As he planned a June 2007 Allstate Insurance Co. incentive trip to the Caribbean, Mark Mosley thought long and hard about his group's flight arrangements. His final conclusion: Between the sky-high fares and the many inconveniences now associated with air travel, it made more sense to charter three planes for the 700 attendees than to book with a commercial airline. “We haven't done that since 1996,” says Mosley, senior manager at the Irving, Texas-based company.

International Travel Boom

Like Mosley, other corporate planners are on the lookout for solutions to what has become one of the biggest problems associated with international travel — the annoyances associated with air transportation. It is a particular headache for planners in an industry niche that is increasingly looking to take its meetings overseas. The recent Financial & Insurance Conference Planners economic impact survey (See FIM January/February 2007, page 23) found that the number of international meetings held in 2006, as compared with 2005, stayed the same or increased for 80 percent of the survey respondents. And 94 percent expected the number of international meetings to stay the same or increase in 2007.

The survey also found that the Caribbean and Europe remain by far the most popular overseas meeting sites for FICP planners. This comes as no surprise to Isabel Mahon, director of global sales for Fairmont Hotels & Resorts. “It's full steam ahead right now for Europe,” says Mahon.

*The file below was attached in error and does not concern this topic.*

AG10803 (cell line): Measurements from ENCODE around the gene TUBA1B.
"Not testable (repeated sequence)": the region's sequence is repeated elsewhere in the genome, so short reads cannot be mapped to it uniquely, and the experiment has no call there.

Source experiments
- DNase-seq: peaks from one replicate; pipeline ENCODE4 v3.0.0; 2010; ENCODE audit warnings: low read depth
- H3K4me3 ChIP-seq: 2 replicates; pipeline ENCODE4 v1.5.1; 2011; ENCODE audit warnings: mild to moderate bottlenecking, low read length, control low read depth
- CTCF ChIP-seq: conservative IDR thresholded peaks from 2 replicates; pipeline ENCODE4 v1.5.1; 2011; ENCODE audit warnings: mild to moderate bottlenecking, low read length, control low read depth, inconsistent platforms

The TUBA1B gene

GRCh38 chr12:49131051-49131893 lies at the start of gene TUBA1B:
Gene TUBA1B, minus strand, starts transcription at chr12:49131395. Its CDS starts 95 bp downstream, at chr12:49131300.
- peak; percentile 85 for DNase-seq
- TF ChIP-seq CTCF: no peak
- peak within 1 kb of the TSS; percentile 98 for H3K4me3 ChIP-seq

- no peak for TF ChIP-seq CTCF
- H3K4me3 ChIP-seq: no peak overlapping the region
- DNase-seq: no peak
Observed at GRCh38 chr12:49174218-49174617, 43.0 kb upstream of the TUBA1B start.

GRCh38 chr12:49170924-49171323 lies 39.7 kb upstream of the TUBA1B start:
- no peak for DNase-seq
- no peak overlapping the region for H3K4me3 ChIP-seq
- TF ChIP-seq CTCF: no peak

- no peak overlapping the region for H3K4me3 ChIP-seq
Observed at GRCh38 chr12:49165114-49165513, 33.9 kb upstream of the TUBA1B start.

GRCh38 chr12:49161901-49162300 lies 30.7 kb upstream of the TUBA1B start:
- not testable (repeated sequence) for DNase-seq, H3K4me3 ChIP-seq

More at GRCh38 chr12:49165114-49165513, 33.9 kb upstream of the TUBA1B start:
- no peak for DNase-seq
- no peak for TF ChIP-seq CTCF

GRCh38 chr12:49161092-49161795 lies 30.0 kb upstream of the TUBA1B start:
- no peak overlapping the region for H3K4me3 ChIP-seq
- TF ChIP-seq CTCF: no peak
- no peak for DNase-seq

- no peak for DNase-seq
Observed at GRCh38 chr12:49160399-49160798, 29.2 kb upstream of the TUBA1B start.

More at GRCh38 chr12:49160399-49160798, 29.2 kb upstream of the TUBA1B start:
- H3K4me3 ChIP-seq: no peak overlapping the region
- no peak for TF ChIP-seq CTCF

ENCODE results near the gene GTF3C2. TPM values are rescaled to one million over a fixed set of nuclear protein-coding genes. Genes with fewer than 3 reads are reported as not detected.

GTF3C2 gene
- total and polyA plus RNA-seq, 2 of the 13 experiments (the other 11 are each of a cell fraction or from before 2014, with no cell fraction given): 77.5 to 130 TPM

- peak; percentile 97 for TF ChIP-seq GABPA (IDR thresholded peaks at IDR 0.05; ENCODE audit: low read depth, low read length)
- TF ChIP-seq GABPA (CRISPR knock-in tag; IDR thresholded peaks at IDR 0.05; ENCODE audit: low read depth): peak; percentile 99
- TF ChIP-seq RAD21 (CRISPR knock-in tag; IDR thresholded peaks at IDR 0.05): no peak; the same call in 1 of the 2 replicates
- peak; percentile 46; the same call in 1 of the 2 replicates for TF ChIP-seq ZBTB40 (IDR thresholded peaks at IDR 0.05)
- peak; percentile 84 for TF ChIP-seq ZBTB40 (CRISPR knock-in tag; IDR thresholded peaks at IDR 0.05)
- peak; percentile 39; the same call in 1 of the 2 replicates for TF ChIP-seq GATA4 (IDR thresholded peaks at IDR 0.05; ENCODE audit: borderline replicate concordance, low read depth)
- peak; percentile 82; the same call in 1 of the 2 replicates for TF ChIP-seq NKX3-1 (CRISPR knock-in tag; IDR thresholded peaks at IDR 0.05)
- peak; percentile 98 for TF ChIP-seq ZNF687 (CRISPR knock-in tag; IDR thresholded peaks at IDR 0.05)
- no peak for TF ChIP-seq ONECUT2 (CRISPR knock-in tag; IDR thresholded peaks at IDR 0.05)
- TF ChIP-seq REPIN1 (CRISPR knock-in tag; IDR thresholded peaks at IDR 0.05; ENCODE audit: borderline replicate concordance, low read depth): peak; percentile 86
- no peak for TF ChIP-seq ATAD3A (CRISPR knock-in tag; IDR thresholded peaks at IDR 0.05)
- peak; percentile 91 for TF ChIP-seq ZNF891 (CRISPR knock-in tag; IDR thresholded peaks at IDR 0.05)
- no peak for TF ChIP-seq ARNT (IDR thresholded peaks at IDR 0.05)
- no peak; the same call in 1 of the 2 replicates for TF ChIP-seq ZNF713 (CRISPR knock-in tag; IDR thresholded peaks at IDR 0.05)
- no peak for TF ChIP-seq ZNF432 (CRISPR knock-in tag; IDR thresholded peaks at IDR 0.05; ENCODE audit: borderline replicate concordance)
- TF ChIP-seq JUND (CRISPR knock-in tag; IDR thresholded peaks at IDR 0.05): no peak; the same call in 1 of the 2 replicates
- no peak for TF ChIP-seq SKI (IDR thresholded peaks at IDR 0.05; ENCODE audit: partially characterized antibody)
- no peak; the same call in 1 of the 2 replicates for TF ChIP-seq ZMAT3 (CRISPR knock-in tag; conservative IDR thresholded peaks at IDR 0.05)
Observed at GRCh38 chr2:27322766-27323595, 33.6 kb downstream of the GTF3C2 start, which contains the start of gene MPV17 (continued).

Todd Zint, CMM, CMP, vice president, marketing communications, NFP Insurance Services in Austin, Texas, agrees that Europe, while pricey, remains desirable. He took a group to Ireland last year, booked a Mediterranean cruise for 2008, and is likely heading back to Europe in 2009 “because of all the incredible destinations there.”

Security Hassles

There's scant relief for international passengers when it comes to long security lines, but the Registered Traveler program, currently operating in four airports, may become available for more overseas flights in 2007. The program — which, for a fee, prescreens travelers and allows them to use designated security lines — has been requested by 19 additional airports, including such international gateways as Washington Dulles, Miami International, Chicago O'Hare, and Los Angeles International. Several international airlines are getting into the Registered Traveler program as well. Verified Identity Pass, which runs the programs that are already operational, has opened a Registered Traveler lane in cooperation with British Airways at New York's John F. Kennedy International Airport, and has agreements in place with Air France at JFK and with Virgin Atlantic Airways at Newark International.

As Allstate's Mosley understood, charter flights can also help ease the security process. Private Jet Services of Hampton, N.H., has flown many incentive groups to overseas destinations. One corporate planner who used PJS for a program in Costa Rica noted that attendees “got special access to a gate, and we drove them right up to the airplane. There was a crew there to do some random security searches. It was all very simple.”